Object Lessons: Rantings of a Lone Pamphleteer
A web log.

This page is powered by Blogger. Isn't yours?
Google Groups Subscribe to this web log
Your Email:

On Grandmothers


On the theory that all work is the avoidance of harder work (Poet James Richardson), I come back to Blogging.
I should be cleaning, Christmas shopping, and performing myraid other functions in and around my home. The leaves beckon still from my frosted-over yard, shelves in the bathroom in the original packaging long to be put up.

But for once, I'm stilled, thrown back by the death of a good friend's grandmother, a woman I had met only once, at "Ditzy's" wedding. "Ditzy" (she wouldn't object to the pseudonym) writes a painful but pure account of hearing of her grandmother's death. It is a poignant sudden fiction.

My Friend points out how stressful it can be to talk to elderly family members focused on their last "project." I also avoid (my maternal) Granny Ivy, and for much the same reasons. She always comes around to her death, although she is much happier in her new Independence Village apartment than in her small room at a rural home, she still gets depressed about her health and the sorrowful possibility of losing her mind as well. She dreads this the most, as she sees it happening all around her. In fact, though she could cook in her room, the burners are disconnected and covered by a nice cabinet. One too many grease fires.

But I'm thankful Granny is still bright, interested in the world. She watches CNN all day, and is more informed than I am.

What must depress her is the loss of her vitality. And she's a fabulous woman -- self-educated, she married Hamilton Ivy at 18 during the Depression. She got a GED in her thirties, then took some Psychology courses. Completely self-made, Mildred Jennings left the security of family in the backwaters of Mississippi to overcome the extreme poverty and pain of rural life. She earned a living variously keeping a day care in her home, farming, working at a lunchroom counter in a bomb factory during WWII, finally landing a job at a women's prison in the tiny town of Huntsville Texas. It's still a tiny town, best known for Sam Houston State University, and for Goree Unit, the TDC location that administered the first death by leathal injection (in 1982, just after my Grandmother left and it became a men's prison).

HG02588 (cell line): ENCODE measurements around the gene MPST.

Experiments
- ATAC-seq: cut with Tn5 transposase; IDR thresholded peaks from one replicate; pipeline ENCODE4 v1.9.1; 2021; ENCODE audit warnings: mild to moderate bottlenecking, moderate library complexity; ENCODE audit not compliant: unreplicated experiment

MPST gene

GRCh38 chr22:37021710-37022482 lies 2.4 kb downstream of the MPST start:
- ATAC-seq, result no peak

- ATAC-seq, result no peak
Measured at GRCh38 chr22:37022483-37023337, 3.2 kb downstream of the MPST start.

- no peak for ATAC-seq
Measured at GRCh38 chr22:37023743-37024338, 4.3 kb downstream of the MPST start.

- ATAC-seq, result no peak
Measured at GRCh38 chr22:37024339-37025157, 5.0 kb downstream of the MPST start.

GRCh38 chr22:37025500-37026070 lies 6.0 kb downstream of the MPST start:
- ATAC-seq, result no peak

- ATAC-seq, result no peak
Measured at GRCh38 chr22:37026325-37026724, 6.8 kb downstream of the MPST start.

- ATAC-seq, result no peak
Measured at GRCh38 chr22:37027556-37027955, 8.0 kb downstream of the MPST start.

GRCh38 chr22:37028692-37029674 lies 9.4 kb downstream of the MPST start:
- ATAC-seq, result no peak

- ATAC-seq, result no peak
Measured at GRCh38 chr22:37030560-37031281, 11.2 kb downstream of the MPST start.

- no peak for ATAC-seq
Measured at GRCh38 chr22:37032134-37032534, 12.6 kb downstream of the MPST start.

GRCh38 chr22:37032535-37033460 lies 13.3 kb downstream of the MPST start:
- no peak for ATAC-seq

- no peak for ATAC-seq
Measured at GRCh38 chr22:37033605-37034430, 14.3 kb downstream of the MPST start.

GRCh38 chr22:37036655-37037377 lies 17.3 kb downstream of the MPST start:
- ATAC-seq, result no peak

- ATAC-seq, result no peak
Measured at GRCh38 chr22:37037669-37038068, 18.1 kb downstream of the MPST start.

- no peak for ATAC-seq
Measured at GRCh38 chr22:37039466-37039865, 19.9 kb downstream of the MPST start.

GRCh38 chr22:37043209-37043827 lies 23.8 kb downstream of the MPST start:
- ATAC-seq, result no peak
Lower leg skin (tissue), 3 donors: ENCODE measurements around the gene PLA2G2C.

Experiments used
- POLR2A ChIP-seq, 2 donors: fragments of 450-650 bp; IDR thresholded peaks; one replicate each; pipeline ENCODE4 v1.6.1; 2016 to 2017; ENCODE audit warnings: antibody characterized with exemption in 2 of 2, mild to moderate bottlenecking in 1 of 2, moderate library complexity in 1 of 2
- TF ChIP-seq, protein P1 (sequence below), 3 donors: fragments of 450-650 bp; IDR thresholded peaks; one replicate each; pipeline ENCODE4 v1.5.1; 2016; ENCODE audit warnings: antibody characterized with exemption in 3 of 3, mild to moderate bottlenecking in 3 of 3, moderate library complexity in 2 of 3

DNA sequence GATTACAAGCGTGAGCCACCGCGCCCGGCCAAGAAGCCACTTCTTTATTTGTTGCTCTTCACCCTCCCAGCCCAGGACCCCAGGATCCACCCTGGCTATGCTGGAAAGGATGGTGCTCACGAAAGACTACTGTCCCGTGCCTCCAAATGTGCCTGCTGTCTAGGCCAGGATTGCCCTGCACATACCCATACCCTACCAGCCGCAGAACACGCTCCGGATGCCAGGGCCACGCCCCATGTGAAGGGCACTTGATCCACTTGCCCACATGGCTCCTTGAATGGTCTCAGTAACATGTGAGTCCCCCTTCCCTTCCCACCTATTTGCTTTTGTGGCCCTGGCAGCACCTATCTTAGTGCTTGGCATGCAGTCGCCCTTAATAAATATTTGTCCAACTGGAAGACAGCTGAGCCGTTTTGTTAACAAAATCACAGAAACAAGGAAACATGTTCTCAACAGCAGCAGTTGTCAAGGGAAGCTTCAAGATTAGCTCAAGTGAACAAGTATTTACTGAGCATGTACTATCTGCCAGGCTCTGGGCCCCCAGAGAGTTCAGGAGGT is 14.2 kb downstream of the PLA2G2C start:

At that time a women's prison, Granny, mother of two girls, rose to become Captain Ivy, head of the prison's night shift. At a training session on new weaponry, she once shot off a bazooka that made the 5' blue eyed grandmother of five keel over backward. She was 64.

Granny has several trophy's displayed on her Independence Village room walls, engraved with "Never missed a Day" and spans of years above her name. One year. Two. Five. Ten. She worked there twenty years.

She half-raised me, moving in with us after her retirement and husband's death. My friend's blog made me think that the eldery live a rich, full life, and have stories to tell that are worth listening to.

So the To Do list will wait. I'm off to call Granny.



Comments: Post a Comment